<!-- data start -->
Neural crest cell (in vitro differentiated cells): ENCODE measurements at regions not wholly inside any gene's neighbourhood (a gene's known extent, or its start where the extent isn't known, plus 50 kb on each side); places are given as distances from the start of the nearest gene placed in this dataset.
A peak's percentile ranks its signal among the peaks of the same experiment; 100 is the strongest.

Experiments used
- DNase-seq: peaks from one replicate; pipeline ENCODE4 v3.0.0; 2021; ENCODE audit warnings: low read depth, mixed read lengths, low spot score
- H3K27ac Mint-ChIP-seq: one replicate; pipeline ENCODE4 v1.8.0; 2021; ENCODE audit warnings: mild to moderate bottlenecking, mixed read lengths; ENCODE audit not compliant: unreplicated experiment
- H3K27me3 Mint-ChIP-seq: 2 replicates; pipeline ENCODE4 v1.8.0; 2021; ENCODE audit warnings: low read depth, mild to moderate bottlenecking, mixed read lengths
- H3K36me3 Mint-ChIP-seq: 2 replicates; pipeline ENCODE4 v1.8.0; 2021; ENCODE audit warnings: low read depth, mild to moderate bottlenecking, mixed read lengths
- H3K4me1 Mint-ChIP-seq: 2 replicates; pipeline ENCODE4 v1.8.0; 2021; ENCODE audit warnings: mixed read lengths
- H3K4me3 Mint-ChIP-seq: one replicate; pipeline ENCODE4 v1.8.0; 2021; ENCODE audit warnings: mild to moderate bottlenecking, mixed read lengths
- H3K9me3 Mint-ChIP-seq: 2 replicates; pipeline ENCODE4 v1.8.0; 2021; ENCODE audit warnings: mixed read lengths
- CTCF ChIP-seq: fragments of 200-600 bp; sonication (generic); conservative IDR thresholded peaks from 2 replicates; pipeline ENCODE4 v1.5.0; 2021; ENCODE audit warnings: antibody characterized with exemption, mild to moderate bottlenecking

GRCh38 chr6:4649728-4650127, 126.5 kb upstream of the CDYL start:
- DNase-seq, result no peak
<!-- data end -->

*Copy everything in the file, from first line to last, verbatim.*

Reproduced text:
Neural crest cell (in vitro differentiated cells): ENCODE measurements at regions not wholly inside any gene's neighbourhood (a gene's known extent, or its start where the extent isn't known, plus 50 kb on each side); places are given as distances from the start of the nearest gene placed in this dataset.
A peak's percentile ranks its signal among the peaks of the same experiment; 100 is the strongest.

Experiments used
- DNase-seq: peaks from one replicate; pipeline ENCODE4 v3.0.0; 2021; ENCODE audit warnings: low read depth, mixed read lengths, low spot score
- H3K27ac Mint-ChIP-seq: one replicate; pipeline ENCODE4 v1.8.0; 2021; ENCODE audit warnings: mild to moderate bottlenecking, mixed read lengths; ENCODE audit not compliant: unreplicated experiment
- H3K27me3 Mint-ChIP-seq: 2 replicates; pipeline ENCODE4 v1.8.0; 2021; ENCODE audit warnings: low read depth, mild to moderate bottlenecking, mixed read lengths
- H3K36me3 Mint-ChIP-seq: 2 replicates; pipeline ENCODE4 v1.8.0; 2021; ENCODE audit warnings: low read depth, mild to moderate bottlenecking, mixed read lengths
- H3K4me1 Mint-ChIP-seq: 2 replicates; pipeline ENCODE4 v1.8.0; 2021; ENCODE audit warnings: mixed read lengths
- H3K4me3 Mint-ChIP-seq: one replicate; pipeline ENCODE4 v1.8.0; 2021; ENCODE audit warnings: mild to moderate bottlenecking, mixed read lengths
- H3K9me3 Mint-ChIP-seq: 2 replicates; pipeline ENCODE4 v1.8.0; 2021; ENCODE audit warnings: mixed read lengths
- CTCF ChIP-seq: fragments of 200-600 bp; sonication (generic); conservative IDR thresholded peaks from 2 replicates; pipeline ENCODE4 v1.5.0; 2021; ENCODE audit warnings: antibody characterized with exemption, mild to moderate bottlenecking

GRCh38 chr6:4649728-4650127, 126.5 kb upstream of the CDYL start:
- DNase-seq, result no peak